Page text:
Nirmata: Amazon EKS Anywhere on Bare Metal brings the proven EKS distribution to bare metal infrastructure. Now, AWS customers can get consistent Kubernetes experience in the cloud and on-premises, on virtual machines and bare metal. Nirmata supports EKS Anywhere Bare Metal and provides unified operations, governance and security for EKS and EKS Anywhere clusters independent of where and how they are deployed. As an APN Partner, we are super excited to participate in this launch and look forward to working closely with the AWS team on accelerating our customers’ cloud-native journey. – Ritesh Patel, VP Products at Nirmata

Rafay: Rafay is pleased to be partnered with AWS on EKS Anywhere Bare Metal environments. Rafay’s Kubernetes Operations Platform (KOP) is uniquely positioned to help customers deliver enterprise-grade automation, security, visibility and governance requirements. Customers planning to leverage EKS Anywhere for on-premises, bare metal environments can now operate both public cloud and on-premises based clusters easily with Rafay. – Mohan Atreya, SVP of Product and Solutions, Rayfay

Tech Mahindra: Tech Mahindra’s enables a fully managed hybrid telco cloud experience on AWS using EKS-Anywhere on-premises bare metal hardware through a single click. simplifies all operations, which are typically one of the most significant sources of expenditures for dedicated on-premises networks, by running such operations on EKS-Anywhere providing continuous integration and continuous delivery pipelines for the entire lifecycle of the Solution and a fully automated installation and maintenance. – Tulasi Ram Bora, Chief Architect for ai in Tech Mahindra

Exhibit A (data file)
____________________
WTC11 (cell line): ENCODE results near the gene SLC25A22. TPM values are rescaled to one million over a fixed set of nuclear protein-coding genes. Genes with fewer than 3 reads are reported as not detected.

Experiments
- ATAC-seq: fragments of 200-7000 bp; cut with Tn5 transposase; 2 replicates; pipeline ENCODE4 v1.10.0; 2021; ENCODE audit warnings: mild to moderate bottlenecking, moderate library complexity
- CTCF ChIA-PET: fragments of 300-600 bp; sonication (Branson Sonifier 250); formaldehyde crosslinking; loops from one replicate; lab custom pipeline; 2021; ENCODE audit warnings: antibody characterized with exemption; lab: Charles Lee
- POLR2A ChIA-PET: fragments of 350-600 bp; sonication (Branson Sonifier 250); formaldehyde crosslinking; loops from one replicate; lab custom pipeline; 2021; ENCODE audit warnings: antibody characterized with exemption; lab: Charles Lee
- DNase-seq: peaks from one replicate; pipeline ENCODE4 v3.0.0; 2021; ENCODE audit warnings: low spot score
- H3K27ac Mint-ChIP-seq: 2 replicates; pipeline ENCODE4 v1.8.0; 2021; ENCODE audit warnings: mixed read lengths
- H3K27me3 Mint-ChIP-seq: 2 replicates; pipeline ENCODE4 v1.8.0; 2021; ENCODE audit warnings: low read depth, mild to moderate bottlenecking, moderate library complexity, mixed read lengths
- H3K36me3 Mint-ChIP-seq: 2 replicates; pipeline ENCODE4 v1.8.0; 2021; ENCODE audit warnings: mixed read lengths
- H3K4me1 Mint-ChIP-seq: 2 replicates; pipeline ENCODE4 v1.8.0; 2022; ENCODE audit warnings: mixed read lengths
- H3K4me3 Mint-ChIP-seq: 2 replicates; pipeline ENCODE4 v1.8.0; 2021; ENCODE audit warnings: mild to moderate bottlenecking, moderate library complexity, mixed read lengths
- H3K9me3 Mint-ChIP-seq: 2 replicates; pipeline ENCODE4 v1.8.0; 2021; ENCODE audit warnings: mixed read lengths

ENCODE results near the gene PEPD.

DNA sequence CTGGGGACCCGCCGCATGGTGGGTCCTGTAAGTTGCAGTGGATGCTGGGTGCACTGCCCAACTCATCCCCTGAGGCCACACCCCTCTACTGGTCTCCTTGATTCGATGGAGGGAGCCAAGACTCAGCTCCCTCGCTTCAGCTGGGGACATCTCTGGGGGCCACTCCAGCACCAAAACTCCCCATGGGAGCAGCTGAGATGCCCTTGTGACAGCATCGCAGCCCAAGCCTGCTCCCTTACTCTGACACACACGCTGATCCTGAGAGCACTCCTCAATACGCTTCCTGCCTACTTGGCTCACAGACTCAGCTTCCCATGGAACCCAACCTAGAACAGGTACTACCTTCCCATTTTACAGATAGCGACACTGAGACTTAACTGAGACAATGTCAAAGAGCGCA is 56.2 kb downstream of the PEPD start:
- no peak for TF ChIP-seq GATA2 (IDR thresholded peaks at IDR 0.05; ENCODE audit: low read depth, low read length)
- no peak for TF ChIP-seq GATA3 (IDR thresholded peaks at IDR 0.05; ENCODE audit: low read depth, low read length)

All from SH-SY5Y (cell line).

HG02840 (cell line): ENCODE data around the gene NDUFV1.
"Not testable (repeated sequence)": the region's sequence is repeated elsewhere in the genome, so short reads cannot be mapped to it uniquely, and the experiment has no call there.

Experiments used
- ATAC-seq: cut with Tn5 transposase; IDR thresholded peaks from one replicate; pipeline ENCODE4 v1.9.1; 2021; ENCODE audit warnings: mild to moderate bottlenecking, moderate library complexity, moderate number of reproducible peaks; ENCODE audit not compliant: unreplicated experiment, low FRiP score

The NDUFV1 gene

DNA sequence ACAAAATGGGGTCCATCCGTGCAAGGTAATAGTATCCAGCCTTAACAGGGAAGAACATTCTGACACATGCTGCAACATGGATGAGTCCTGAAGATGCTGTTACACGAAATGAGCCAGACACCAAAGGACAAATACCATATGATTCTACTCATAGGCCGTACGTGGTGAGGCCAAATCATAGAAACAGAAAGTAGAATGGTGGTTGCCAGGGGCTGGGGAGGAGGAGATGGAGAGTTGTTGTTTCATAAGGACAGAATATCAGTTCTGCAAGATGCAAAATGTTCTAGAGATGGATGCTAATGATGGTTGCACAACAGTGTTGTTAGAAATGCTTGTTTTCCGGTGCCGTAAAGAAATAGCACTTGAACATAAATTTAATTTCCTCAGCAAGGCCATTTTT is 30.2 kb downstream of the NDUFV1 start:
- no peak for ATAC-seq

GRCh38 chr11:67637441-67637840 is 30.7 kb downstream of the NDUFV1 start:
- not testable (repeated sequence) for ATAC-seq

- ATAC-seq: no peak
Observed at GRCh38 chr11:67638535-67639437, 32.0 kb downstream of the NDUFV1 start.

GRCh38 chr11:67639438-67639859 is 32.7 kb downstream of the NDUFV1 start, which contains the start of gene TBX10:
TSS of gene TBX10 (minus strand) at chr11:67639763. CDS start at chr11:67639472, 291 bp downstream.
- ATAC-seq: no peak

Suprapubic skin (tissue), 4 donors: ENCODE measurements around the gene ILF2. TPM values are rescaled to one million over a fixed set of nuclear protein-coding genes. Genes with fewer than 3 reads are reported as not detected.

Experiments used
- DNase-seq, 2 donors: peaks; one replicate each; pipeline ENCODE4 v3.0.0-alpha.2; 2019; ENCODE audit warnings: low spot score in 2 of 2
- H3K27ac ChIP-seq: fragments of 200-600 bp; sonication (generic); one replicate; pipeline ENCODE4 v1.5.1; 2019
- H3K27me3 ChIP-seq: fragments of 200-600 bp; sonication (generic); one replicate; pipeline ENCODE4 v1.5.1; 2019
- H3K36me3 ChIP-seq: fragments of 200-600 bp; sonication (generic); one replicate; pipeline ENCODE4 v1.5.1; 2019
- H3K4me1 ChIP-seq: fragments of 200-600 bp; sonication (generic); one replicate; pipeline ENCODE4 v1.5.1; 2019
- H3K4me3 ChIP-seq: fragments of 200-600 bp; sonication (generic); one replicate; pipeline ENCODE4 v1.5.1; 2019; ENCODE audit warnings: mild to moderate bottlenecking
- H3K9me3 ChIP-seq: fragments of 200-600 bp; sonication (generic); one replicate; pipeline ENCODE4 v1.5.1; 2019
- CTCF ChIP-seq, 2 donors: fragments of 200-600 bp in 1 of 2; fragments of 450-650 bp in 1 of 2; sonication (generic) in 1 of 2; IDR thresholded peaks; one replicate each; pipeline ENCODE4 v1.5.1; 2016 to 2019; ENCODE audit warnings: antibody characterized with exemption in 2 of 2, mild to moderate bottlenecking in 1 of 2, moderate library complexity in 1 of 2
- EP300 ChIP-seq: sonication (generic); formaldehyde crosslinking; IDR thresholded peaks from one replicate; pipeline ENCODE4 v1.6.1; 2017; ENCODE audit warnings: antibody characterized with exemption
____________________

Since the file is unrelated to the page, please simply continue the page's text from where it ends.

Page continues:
Tetrate: “Customers, while migrating their applications to the cloud and embracing containers, often choose to span their application between on-premises and cloud,” said Varun Talwar, CEO of Tetrate and founding PM of Istio. “With the launch of Amazon EKS Anywhere customers can get the symmetry of experience with their container platform in hybrid environments, while Tetrate Service Bridge built on Istio and Envoy provides end to end security, observability and consistent application networking policies with a unified management plane which spans multiple environments, clusters and tenants.” – Varun Talwar, CEO, Tetrate

Learn more about EKS Anywhere enabled partners:


Creating a Kubernetes cluster on bare metal has typically taken a lot of work to automate the provisioning and lifecycle management for upgrades and high availability. With EKS Anywhere you can now create highly available clusters with automated upgrades with only two configuration files and a single command. You can use the same tools and workflow to create clusters on VMware, as well as on your local workstation, with more to come. If you’d like to try other provisioners, check out the full EKS Anywhere documentation here.

EKS Anywhere on Bare Metal has been the most requested feature from our customers to manage EKS clusters on-premises and get support directly from AWS. This allows you to run fully supported clusters on your own hardware, in your own datacenters, with all of the performance, compliance, and scalability you need. We’re excited to see how you use this new capability and love to hear your feedback directly on the EKS Anywhere GitHub repo or through your account representatives.

What’s next?

  • If you would like to watch a live demo of a cluster creation process, check out Containers from the Couch where we have videos and demos with more information about EKS Anywhere.
  • We also have a live stream planned for the week of July 6th to answer your questions and demonstrate a full cluster provisioning process.
  • And be sure to subscribe to Containers from the Couch to get notified when new videos are posted!
Justin Garrison

Justin Garrison

Justin Garrison is a Sr Developer Advocate in the AWS containers team. He is a long time open source contributor and cares deeply for open communities. Before AWS, Justin built infrastructure for Disney+ and animated movies such as Frozen II and Moana. You can reach him on Twitter via @rothgar